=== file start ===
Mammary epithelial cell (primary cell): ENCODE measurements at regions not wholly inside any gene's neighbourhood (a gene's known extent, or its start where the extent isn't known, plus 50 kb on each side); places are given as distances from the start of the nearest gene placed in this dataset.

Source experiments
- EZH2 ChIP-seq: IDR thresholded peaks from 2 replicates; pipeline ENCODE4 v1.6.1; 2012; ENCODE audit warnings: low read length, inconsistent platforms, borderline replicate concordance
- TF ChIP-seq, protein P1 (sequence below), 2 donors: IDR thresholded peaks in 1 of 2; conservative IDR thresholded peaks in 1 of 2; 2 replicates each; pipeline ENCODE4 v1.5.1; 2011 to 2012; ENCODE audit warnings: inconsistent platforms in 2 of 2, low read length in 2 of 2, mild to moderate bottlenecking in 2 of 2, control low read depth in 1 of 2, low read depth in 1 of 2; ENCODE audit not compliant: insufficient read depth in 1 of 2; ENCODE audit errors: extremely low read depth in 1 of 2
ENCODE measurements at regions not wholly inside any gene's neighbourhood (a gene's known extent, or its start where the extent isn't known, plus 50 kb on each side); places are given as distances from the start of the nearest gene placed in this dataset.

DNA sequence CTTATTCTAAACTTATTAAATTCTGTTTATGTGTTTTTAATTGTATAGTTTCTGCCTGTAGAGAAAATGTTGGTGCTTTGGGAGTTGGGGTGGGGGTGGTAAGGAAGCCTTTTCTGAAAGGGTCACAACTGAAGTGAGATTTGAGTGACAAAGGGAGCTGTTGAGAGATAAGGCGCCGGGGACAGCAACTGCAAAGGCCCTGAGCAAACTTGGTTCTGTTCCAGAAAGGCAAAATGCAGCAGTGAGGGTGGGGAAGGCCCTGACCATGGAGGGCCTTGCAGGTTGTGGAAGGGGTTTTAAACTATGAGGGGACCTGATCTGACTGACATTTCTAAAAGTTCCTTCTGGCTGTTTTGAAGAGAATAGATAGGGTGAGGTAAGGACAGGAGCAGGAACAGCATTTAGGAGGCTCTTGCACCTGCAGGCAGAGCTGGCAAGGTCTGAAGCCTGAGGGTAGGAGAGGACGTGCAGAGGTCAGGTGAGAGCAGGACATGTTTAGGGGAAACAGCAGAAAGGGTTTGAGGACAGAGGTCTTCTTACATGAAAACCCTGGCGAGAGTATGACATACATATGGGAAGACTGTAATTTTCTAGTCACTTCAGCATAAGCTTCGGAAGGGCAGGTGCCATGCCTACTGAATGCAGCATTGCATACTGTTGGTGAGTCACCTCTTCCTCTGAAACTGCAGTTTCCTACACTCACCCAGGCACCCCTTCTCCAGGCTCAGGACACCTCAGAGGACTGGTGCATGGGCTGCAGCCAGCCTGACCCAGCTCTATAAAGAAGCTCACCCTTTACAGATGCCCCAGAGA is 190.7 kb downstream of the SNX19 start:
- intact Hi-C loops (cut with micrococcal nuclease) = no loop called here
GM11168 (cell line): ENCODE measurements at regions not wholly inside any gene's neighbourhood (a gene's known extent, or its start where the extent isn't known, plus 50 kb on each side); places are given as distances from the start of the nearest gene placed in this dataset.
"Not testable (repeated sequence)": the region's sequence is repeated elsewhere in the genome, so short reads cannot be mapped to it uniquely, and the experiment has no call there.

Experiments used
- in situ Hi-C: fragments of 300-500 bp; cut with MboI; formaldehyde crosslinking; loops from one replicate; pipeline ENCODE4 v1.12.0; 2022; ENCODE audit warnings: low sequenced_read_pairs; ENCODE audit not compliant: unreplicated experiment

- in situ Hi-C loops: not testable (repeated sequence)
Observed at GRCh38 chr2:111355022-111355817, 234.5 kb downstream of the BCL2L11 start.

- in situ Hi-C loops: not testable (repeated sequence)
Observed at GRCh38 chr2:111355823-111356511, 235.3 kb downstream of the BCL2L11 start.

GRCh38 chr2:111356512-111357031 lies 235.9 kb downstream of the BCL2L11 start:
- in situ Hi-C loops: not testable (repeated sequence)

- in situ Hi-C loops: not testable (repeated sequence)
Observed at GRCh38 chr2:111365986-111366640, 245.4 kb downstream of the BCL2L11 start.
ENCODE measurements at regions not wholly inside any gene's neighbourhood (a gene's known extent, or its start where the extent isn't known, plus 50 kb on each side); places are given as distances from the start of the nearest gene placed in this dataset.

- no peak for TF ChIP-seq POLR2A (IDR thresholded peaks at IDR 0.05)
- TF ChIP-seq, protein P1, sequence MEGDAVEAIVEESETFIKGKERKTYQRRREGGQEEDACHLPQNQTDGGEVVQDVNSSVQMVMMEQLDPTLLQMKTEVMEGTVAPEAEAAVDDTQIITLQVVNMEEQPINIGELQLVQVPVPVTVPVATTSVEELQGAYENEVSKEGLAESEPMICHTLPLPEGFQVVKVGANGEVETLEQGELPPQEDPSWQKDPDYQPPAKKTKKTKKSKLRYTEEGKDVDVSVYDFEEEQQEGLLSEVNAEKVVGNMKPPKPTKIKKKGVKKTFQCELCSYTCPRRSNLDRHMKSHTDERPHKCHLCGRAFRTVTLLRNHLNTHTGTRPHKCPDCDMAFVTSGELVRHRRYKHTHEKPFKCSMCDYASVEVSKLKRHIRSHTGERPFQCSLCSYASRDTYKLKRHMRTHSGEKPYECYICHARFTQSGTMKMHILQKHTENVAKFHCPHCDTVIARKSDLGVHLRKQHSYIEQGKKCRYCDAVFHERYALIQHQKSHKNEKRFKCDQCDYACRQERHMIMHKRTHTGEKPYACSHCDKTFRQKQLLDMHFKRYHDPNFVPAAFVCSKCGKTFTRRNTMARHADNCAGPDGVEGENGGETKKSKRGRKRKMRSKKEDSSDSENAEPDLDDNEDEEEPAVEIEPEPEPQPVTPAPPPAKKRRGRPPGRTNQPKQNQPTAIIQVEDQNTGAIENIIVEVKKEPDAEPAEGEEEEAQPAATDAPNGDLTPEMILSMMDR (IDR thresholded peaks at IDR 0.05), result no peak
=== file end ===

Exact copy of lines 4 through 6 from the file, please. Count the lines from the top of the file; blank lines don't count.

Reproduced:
- TF ChIP-seq, protein P1 (sequence below), 2 donors: IDR thresholded peaks in 1 of 2; conservative IDR thresholded peaks in 1 of 2; 2 replicates each; pipeline ENCODE4 v1.5.1; 2011 to 2012; ENCODE audit warnings: inconsistent platforms in 2 of 2, low read length in 2 of 2, mild to moderate bottlenecking in 2 of 2, control low read depth in 1 of 2, low read depth in 1 of 2; ENCODE audit not compliant: insufficient read depth in 1 of 2; ENCODE audit errors: extremely low read depth in 1 of 2
ENCODE measurements at regions not wholly inside any gene's neighbourhood (a gene's known extent, or its start where the extent isn't known, plus 50 kb on each side); places are given as distances from the start of the nearest gene placed in this dataset.

DNA sequence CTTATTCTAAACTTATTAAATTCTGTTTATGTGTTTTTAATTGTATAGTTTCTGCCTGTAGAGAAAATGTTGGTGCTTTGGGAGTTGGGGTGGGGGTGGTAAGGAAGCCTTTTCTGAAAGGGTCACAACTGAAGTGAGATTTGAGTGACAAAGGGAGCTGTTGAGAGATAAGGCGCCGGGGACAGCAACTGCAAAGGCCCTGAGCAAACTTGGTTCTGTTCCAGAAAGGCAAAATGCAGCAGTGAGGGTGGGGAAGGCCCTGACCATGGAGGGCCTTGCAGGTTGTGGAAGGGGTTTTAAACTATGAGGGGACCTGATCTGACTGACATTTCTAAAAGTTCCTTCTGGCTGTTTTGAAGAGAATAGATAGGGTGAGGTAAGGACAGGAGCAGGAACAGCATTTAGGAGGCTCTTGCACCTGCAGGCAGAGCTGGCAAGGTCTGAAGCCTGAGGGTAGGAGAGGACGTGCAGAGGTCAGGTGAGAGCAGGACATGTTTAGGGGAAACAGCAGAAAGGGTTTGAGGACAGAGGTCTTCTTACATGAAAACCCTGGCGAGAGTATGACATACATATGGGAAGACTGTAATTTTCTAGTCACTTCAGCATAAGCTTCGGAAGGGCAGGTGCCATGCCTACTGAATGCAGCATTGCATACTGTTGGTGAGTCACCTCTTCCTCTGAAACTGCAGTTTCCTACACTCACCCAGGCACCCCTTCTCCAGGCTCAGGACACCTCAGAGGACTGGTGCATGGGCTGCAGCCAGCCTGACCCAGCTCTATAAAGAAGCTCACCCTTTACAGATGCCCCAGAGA is 190.7 kb downstream of the SNX19 start: